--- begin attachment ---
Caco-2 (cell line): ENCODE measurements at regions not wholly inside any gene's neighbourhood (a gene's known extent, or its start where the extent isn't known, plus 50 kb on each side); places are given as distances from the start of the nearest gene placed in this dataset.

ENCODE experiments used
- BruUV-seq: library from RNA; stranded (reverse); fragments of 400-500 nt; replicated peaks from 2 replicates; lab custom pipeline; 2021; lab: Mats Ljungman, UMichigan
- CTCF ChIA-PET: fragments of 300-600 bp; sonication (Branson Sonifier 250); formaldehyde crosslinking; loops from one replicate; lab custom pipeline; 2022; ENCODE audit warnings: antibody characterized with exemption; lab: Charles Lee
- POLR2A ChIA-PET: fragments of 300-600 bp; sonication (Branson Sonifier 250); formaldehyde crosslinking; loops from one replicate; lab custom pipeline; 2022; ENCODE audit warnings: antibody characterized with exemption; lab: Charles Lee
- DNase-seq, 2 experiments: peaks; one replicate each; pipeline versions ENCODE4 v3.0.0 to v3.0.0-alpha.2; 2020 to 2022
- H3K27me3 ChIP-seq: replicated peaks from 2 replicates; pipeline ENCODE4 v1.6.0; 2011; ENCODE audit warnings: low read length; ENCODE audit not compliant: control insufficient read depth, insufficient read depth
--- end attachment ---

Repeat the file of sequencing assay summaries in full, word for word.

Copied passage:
Caco-2 (cell line): ENCODE measurements at regions not wholly inside any gene's neighbourhood (a gene's known extent, or its start where the extent isn't known, plus 50 kb on each side); places are given as distances from the start of the nearest gene placed in this dataset.

ENCODE experiments used
- BruUV-seq: library from RNA; stranded (reverse); fragments of 400-500 nt; replicated peaks from 2 replicates; lab custom pipeline; 2021; lab: Mats Ljungman, UMichigan
- CTCF ChIA-PET: fragments of 300-600 bp; sonication (Branson Sonifier 250); formaldehyde crosslinking; loops from one replicate; lab custom pipeline; 2022; ENCODE audit warnings: antibody characterized with exemption; lab: Charles Lee
- POLR2A ChIA-PET: fragments of 300-600 bp; sonication (Branson Sonifier 250); formaldehyde crosslinking; loops from one replicate; lab custom pipeline; 2022; ENCODE audit warnings: antibody characterized with exemption; lab: Charles Lee
- DNase-seq, 2 experiments: peaks; one replicate each; pipeline versions ENCODE4 v3.0.0 to v3.0.0-alpha.2; 2020 to 2022
- H3K27me3 ChIP-seq: replicated peaks from 2 replicates; pipeline ENCODE4 v1.6.0; 2011; ENCODE audit warnings: low read length; ENCODE audit not compliant: control insufficient read depth, insufficient read depth